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'Important victory': France after its troops kill ISIS chief in Greater Sahara

"This is yet another important victory in our battle against terrorist organisations in the Sahel," Macron added, without specifying the operation's location or specifics.
 

France reacts after its troops kill ISIS chief in Greater Sahara gcw
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Paris, First Published Sep 16, 2021, 11:06 AM IST
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The chief of ISIS in the Greater Sahara, who was sought for killing US soldiers and international humanitarian workers, was killed by French troops in operation. President Emmanuel Macron tweeted early Thursday that Adnan Abu Walid al-Sahrawi had been "neutralised" by French soldiers. "This is yet another important victory in our battle against terrorist organisations in the Sahel," Macron added, without specifying the operation's location or specifics. The terrorist leader was wanted by the US for a fatal 2017 attack on US forces in Niger, as well as the murder of French humanitarian workers in 2020.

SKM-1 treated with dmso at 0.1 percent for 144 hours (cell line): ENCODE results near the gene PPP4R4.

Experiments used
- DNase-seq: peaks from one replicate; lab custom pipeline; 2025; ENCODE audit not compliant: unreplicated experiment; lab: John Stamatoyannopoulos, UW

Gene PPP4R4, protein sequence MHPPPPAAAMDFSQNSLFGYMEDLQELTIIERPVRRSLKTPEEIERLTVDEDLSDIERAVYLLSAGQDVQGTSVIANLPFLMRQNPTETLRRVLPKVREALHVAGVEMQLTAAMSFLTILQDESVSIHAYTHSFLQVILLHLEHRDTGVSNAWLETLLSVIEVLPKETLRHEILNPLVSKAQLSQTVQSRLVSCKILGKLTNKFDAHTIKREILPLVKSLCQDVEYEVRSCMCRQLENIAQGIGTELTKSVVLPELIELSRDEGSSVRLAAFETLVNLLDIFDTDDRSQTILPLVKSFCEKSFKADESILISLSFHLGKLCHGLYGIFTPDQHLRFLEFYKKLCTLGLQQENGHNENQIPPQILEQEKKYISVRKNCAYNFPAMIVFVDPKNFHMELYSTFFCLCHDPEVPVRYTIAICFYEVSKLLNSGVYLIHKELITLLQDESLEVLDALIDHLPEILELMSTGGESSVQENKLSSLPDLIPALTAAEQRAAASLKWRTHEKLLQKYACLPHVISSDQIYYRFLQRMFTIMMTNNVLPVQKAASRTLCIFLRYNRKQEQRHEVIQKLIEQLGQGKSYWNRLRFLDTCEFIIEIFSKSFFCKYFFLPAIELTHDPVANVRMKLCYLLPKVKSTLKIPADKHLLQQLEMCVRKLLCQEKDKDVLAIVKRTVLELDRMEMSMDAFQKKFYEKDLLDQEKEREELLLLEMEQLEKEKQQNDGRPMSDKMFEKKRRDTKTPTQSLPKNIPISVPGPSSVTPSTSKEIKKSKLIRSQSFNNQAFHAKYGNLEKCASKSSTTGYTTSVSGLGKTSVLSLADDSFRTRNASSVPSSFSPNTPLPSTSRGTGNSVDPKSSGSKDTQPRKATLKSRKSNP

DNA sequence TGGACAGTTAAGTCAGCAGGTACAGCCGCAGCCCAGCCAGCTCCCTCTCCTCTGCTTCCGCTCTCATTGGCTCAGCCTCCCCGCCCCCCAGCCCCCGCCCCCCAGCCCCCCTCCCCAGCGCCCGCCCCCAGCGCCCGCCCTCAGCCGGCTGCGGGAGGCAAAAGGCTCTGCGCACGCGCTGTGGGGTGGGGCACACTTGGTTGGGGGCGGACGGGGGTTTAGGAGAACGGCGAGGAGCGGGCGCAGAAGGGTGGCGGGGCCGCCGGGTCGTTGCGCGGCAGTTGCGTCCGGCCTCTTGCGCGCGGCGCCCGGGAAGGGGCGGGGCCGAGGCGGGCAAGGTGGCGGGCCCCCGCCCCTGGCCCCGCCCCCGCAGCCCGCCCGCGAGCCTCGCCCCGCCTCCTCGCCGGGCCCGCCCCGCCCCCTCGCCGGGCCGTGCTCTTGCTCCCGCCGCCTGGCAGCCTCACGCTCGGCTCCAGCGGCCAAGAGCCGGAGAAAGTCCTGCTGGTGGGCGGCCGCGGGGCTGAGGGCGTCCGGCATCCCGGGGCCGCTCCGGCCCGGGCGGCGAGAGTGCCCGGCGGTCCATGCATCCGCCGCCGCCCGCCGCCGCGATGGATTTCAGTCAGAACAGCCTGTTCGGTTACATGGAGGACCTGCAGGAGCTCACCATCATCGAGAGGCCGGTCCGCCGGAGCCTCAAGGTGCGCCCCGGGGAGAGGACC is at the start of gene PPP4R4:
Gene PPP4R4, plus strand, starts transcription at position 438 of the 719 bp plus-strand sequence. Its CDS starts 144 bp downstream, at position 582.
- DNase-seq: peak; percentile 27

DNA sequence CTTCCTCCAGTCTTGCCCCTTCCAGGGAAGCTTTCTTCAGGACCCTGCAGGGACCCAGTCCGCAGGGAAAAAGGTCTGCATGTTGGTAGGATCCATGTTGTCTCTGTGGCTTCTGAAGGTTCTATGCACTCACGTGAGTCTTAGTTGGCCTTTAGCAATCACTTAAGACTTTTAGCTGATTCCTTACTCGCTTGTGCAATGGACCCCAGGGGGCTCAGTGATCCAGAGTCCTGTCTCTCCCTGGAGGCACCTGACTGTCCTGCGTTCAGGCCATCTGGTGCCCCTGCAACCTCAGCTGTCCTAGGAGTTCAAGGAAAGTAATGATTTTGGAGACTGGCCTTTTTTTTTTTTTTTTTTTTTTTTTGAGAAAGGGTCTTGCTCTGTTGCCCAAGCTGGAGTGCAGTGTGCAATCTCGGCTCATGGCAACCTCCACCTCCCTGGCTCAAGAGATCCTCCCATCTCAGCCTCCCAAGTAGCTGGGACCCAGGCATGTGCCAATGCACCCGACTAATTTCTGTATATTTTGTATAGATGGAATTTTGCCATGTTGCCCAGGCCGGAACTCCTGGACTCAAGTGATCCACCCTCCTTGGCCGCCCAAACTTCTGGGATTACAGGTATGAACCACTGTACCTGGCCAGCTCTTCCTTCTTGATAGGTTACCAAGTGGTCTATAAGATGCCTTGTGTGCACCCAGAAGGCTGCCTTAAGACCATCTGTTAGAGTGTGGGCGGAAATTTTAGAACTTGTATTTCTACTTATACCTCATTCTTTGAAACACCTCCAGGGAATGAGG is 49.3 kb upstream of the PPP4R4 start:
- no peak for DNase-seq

The majority of jihadist assaults in Mali, Niger, and Burkina Faso have been blamed on ISIS in the Greater Sahara. ISGS and the Al-Qaeda-affiliated Group for the Support of Islam and Muslims regularly target the volatile "tri-border" area (GSIM). ISGS has committed devastating assaults in Mali, Niger, and Burkina Faso, killing civilians and troops. 

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The US had issued a $5 million reward for information on Sahrawi's whereabouts since he was sought in connection with an incident in Niger on October 4, 2017, that killed four US Special Forces and four Niger forces. The ISGS chief personally ordered the assassination of six French humanitarian workers and their Niger guides and drivers on August 9, 2020, in Niger.

Sahrawi was a member of Al-Qaeda in the Islamic Maghreb (AQIM) and co-led Mujao, a Malian Islamist organisation that kidnapped Spanish humanitarian workers and a number of Algerian diplomats in Mali in 2012. Since the commencement of its military operation in Mali in 2013, the French military has killed many high-ranking members of ISGS as part of its goal of targeting jihadist commanders. After more than eight years of military involvement in the Sahel, Macron said in June that France's anti-jihadist Barkhane force will be scaled back to focus on counter-terrorism operations and helping local forces.
 

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